structure in America devoted to the teaching 
of medicine. 

In 1812, the General Assembly of Maryland 
authorized the College of Medicine of Maryland 
to "annex or constitute faculties of divinity, 
law, and arts and sciences," these to form an 
institution to be known as the University oi 
Maryland. In 1813, a move was made to es- 
tablish the "faculty of law," and. in 1823, a 
school of law was opened. Subsequently, a 
College of Dentistry, a School of Pharmacy, 
and a School of Nursing were added. The 
first-named is the oldest Dental College in the 


In 1856 was established the Maryland Agri- 
cultural College, which later became the Land 
Grant College of Maryland. It was conducted 
for a number of years as a private institu- 
tion, but financial disasters and the general 
depression which followed the Civil War made 
it necessary for the College to appeal to the 
State Legislature in 1866 for assistance. In 
1916 a new charter was granted to it as Mary- 
land State College and the State took complete 
control. An act of the Legislature in 1920 
united the old University of Maryland with 
the Maryland State College, to form the present 
University of Maryland with branches in Balti- 
more and College Park. 

Five new buildings have been erected within 
the past three years and two more have just 
been completed. Enrollment since 1912 has 
jumped from 130 to 2,000. 

Increased facilities are likewise noted in Bal- 
timoie. with a splendid new $1,500,000 hospital 
recently completed, a new law building 
opened two years ago, and a new dentistry and 
pharmacy building but recently put into use. 
Enrollment in the Baltimore branch of the 
University averages about 1,600. 

Plans were completed last spring for the Uni- 
versity's $1,170,000 Building Program, which 
provides for the addition of four new build- 
ings to the local campus and the remodeling 
and repairing of several others. Also included 
in the plans are a new men's dormitory, a 
general service building, a home economics 
building, and a new poultry building, at the 
College Park Branch. In addition, the in- 
firmary, engineering, men's dormitory group, 
and the dairy buildings will be improved under 
the remodeling division of the program. 

Two additional floors are planned for the 
new University Hospital at Baltimore ; Dental 
and Pharmacy Schools are to receive much 
needed improvement. 



Most of the major religious denominations 
at Maryland have Student Pastors who min- 
ister especially to the students of their denom- 
ination. The Student Pastors have an office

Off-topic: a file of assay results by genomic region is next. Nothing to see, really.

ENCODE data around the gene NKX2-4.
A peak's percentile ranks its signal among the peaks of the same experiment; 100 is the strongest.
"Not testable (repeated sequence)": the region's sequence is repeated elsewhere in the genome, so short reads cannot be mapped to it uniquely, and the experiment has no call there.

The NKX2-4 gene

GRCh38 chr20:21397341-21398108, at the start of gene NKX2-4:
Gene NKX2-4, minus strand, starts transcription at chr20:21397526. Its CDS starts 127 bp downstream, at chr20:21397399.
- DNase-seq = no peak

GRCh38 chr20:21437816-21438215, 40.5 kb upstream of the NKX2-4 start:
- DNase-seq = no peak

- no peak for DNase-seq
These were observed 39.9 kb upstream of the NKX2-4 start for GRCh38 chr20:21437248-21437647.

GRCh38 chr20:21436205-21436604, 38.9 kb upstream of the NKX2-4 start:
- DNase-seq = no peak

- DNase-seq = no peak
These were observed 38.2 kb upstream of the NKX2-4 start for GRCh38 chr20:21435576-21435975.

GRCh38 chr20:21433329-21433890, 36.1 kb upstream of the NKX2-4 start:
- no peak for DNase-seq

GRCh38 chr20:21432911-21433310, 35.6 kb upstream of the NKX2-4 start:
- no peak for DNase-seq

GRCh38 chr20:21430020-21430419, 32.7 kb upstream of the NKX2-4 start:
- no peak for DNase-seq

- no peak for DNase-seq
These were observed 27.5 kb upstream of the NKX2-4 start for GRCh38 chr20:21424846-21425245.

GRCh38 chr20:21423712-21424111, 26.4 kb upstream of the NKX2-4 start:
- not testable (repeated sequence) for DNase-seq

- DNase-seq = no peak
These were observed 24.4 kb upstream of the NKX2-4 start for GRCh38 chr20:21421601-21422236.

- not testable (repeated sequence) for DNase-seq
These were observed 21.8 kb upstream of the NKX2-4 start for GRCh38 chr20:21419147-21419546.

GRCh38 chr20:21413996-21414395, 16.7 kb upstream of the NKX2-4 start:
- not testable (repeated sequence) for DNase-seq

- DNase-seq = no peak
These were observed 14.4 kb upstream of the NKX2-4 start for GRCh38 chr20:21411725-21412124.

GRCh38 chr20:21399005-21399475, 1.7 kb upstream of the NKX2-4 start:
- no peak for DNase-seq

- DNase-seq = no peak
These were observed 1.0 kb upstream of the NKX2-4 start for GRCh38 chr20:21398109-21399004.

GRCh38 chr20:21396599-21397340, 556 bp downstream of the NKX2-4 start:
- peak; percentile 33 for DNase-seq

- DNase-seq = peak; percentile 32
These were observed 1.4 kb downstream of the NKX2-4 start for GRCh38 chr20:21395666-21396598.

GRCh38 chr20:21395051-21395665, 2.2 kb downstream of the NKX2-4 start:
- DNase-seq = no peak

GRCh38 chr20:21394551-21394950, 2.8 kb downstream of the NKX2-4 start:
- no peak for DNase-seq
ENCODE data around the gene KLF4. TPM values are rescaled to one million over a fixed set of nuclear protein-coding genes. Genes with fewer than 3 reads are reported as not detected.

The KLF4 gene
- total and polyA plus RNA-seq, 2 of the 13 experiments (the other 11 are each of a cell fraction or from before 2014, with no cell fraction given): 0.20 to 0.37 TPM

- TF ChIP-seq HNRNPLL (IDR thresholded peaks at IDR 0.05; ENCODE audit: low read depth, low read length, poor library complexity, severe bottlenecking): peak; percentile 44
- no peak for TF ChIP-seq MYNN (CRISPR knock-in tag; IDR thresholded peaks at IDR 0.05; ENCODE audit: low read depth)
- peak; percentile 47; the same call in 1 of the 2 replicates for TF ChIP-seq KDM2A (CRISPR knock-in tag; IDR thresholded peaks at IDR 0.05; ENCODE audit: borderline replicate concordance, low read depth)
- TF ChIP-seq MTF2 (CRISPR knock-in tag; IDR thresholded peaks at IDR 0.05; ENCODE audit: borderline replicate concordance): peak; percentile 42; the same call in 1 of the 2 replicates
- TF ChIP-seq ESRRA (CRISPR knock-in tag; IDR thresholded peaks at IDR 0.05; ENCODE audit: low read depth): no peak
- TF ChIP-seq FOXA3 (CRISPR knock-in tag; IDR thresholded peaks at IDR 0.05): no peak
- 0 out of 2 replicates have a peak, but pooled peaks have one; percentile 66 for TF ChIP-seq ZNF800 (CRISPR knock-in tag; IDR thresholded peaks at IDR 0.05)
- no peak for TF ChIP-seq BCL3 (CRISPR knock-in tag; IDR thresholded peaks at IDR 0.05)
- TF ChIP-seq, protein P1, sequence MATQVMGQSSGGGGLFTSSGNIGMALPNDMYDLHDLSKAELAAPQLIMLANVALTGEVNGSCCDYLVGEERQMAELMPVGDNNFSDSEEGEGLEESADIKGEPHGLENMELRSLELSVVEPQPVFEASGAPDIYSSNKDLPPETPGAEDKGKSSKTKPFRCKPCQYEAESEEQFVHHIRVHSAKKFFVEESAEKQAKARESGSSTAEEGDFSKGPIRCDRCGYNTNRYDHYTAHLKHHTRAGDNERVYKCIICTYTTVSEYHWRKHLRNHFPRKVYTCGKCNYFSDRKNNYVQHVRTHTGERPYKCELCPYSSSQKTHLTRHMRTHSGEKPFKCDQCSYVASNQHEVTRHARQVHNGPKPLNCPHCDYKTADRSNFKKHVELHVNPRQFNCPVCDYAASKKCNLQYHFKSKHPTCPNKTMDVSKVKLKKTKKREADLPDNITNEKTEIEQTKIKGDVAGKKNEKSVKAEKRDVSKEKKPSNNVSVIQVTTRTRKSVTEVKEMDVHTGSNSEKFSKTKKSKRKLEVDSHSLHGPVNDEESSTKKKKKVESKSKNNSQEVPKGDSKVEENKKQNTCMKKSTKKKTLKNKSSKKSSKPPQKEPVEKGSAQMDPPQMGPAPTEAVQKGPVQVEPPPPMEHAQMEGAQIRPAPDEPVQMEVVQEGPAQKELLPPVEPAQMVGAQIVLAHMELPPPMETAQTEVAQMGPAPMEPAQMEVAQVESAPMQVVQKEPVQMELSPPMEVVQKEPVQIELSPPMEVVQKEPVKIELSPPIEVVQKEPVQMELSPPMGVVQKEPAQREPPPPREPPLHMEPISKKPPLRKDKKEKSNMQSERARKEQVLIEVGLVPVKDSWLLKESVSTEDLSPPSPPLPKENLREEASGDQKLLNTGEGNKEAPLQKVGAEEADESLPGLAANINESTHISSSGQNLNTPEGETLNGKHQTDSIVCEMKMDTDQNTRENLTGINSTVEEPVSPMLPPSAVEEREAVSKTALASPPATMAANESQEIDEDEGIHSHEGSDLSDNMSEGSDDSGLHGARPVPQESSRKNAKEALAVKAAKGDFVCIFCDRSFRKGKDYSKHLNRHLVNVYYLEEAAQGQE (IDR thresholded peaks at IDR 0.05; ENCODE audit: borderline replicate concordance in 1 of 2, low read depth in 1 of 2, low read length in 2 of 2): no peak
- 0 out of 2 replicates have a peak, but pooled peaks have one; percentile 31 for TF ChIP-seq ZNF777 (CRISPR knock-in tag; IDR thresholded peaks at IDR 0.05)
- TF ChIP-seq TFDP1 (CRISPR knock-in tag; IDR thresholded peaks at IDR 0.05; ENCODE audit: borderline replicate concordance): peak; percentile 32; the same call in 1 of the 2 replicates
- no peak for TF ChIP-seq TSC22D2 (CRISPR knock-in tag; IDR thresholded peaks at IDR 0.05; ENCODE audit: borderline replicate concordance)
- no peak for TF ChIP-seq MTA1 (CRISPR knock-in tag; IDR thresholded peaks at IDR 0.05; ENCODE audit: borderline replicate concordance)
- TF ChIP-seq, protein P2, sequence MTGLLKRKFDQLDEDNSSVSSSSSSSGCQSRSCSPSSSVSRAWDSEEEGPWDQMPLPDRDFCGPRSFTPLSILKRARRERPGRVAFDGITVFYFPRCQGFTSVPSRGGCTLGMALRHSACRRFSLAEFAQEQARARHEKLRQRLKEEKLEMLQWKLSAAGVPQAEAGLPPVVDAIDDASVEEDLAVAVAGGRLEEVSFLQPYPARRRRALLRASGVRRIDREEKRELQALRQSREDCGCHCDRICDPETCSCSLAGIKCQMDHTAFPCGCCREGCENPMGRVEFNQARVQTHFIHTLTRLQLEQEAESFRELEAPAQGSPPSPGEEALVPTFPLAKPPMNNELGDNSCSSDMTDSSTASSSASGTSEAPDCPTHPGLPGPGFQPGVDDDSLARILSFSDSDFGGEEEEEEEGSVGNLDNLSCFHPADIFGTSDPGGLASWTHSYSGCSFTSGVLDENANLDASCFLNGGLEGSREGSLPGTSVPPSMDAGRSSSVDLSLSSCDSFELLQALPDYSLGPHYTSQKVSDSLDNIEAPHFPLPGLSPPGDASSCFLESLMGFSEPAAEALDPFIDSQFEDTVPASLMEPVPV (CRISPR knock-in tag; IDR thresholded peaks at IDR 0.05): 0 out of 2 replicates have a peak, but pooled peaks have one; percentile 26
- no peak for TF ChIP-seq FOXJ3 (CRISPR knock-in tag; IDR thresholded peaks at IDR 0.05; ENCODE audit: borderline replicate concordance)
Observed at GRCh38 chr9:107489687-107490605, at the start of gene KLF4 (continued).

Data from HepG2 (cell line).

in the Student Center, where each has his 
office hours duiing the week. The Baptist, 
Episcopalian, Presbyterian, and Lutheran stu- 
dents have denominational clubs which meet 
regularly during the year. 
Baptist— Rev. Dr. Walter Scott, College Park 

Baptist Church — (No phone). 
Church of Brethren — Rev. John H. Cassidy, 

5712 Conduit Rd.. D. C. Emerson 6278. 

Lutheran — Rev. Kornmann, Washington, De- 
catur 3118. 

Methodist Episcopal, South — Rev. G. G. Oliver, 
115 Maryland Ave., Hyattsville, Md. Green- 
wood 2596. 

Methodist Episcopal — Rev. Joseph C. Sinclair, 
11 Wine Ave.. Hyattsville, Md. Hy. 167-R. 

Presbyterian — Rev. B. A. Matzen, Berwyn. 
Ber. 7-M. 

Protestant Episcopal — Rev. Ronalds Taylor, 
418 Harvard Ave., College Park. Bei. 123. 

Roman Catholic — Rev. Leo J. Fealey, Berwyn. 
Ber. 60. 


The Academic Regulations ut' the University 
may be obtained in pamphlet lorm from the 
Registrar's Office. 

In addition to these regulations, rules gov- 
erning the Reserve Officers' Training Unit 
and the Eligibility Cede for Intercollegiate 
Athletics are also included. 

It is advisable that yoii familiarize yourself 
with the contents of this pamphlet. 




1. Students living in the dormitories, who 
are ill and unable to attend classes, must re- 
port to the INFIRMARY, between 8.00 and 
9.00 A.M. If they are too ill to go to the 
Infirmai-y, they must notify the MATRON be- 
fore 8.30 A.M., so the Doctor can be called to 
the dormitory. If a student is taken sick at 
any other time he must report to the INFIRM- 
ARY, before going to his room. 

' 2. Medical excuses for classes missed during 
illness will be issued by the Infirmary physi- 
cian or nurses, only when this procedure is 

1. Office hours every day between 8.00 and 
9.00 A.M., except on Sundays. Evening office 
hours at 6.00 P.M. except Saturdays and Sun-